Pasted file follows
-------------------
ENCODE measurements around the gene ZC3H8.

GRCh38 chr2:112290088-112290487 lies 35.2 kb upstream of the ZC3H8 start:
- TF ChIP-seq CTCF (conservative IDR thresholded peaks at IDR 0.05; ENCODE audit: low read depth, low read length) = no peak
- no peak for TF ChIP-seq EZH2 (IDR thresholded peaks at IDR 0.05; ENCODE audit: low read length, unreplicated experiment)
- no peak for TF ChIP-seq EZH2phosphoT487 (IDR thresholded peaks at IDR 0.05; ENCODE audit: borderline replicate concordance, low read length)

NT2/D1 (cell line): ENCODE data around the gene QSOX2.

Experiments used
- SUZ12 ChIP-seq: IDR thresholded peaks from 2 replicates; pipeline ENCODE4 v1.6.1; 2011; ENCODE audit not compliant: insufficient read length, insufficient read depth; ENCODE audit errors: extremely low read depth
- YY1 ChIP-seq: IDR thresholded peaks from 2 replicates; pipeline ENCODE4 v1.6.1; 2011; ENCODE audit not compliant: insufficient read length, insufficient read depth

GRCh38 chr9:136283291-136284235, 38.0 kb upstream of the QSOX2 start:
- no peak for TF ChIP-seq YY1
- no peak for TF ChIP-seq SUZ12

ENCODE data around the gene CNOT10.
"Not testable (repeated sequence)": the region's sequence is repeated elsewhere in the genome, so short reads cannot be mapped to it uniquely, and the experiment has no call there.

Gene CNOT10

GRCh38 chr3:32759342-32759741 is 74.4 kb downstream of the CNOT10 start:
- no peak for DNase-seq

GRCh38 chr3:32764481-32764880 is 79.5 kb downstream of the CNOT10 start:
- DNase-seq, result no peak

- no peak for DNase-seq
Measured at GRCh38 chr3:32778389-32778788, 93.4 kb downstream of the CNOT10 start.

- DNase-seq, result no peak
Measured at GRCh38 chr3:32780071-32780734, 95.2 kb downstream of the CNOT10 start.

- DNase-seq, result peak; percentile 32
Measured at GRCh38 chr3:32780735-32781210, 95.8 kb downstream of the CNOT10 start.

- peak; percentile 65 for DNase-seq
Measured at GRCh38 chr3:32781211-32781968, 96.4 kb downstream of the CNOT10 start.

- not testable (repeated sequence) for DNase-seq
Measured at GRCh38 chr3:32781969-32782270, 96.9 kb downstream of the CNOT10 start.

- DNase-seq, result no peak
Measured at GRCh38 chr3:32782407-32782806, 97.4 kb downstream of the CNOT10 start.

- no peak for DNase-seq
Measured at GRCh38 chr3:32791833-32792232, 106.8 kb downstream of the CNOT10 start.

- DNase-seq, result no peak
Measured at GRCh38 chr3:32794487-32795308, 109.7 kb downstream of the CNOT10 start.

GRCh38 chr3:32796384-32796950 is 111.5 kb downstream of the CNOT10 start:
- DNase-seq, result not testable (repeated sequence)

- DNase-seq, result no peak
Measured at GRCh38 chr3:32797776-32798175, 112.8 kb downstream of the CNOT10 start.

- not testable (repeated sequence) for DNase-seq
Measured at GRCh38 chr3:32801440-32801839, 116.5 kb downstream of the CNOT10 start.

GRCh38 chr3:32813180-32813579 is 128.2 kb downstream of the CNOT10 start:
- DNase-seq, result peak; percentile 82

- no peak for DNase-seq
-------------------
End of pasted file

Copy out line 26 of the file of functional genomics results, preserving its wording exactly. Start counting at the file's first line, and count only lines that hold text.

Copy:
- peak; percentile 65 for DNase-seq